Antibiotics, synthetic organic chemistry and the war against the microbes:

One of the first encounters I had with complex structures and challenging organic synthesis was a course I took on the synthesis of antibiotics as an undergraduate chemist at Bath university almost thirty years ago. These molecules and I had had a love hate relationship for much of my early childhood, having consumed what must have been litres of banana-flavoured amoxycillin for recurring chest infections and later, as a teenager, fat, red tetracycline tablets for acne. Not to mention the odd ad hoc consumption of this or that for cuts, coughs and sneezes over the years. The course talked about how antibiotics were discovered, how they worked, how and why they were modified and, perhaps most importantly, how precarious their future could be without ongoing innovation and development due to emerging bacterial resistance. I remember thinking I probably wouldn’t have been sat there without having taken that horrible tasting liquid.  It was at that point in my career that I decided I wanted to learn how to make these molecules and find better and more efficient tools to do so.

Synthetic chemistry has been at the vanguard of the ongoing battle against pathogenic bacteria since the beginning of the twentieth century and some of the most elegant and complex organic synthesis has been carried out in antibacterial drug discovery.[1] Antibiotics have transformed the lives and increased the life expectancy of countless millions of human beings. Paradoxically, since the ‘golden era’ in the 1950’s and 60’s, there has been a gradual decline in research and development of new antibiotics, despite ongoing stark warnings from the World Health Organization and the emergence of highly resistant strains of bacteria for which there are few or no available front-line treatments. 70% of pathogenic bacteria have developed resistance to at least one available antibiotic on the market today.[2]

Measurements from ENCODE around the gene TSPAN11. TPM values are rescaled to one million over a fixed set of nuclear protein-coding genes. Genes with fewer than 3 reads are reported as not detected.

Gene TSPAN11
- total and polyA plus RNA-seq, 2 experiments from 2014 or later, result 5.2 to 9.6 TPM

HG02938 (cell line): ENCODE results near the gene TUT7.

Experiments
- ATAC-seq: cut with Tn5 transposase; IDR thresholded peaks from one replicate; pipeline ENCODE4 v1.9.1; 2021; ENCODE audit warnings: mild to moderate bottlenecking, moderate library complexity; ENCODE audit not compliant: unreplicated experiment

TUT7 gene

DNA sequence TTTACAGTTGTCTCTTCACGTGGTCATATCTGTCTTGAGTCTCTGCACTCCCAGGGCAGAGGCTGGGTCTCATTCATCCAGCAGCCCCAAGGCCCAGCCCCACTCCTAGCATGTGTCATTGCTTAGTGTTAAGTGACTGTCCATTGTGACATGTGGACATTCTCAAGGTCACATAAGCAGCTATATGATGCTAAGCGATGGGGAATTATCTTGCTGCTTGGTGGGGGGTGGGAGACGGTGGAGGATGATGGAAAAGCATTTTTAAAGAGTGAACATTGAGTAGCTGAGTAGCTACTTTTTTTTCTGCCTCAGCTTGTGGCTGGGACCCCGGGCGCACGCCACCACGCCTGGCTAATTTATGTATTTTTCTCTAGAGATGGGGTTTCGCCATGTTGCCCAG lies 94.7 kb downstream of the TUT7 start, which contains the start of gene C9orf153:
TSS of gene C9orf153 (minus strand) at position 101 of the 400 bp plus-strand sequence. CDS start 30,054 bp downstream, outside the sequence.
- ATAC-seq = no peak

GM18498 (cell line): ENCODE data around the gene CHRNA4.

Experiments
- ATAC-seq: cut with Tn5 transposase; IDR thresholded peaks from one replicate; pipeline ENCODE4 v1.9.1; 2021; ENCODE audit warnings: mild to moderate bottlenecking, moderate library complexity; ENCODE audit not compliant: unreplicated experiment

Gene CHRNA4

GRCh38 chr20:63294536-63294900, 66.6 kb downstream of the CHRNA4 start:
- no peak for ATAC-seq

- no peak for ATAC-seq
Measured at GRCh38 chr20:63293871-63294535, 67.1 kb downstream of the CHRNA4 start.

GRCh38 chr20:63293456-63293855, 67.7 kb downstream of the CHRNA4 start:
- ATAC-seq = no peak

The gradual decline in antibiotic approvals by the FDA from the early 80’s

Over the coming months we will follow the synthetic history of these amazing molecules and highlight some of the chemistry and synthetic challenges that have attached some of the most talented groups in industry and academia.

[1] Nicolaou and Rigol J. Antibiotic Chem. 2018, 71, 153-184; Myers etal  Angew.Chem. Int. Ed. 2014, 53(34), 8840-8869

[2] Expert Opinion in Therapeutic Patents 2016, 26(5), 617-627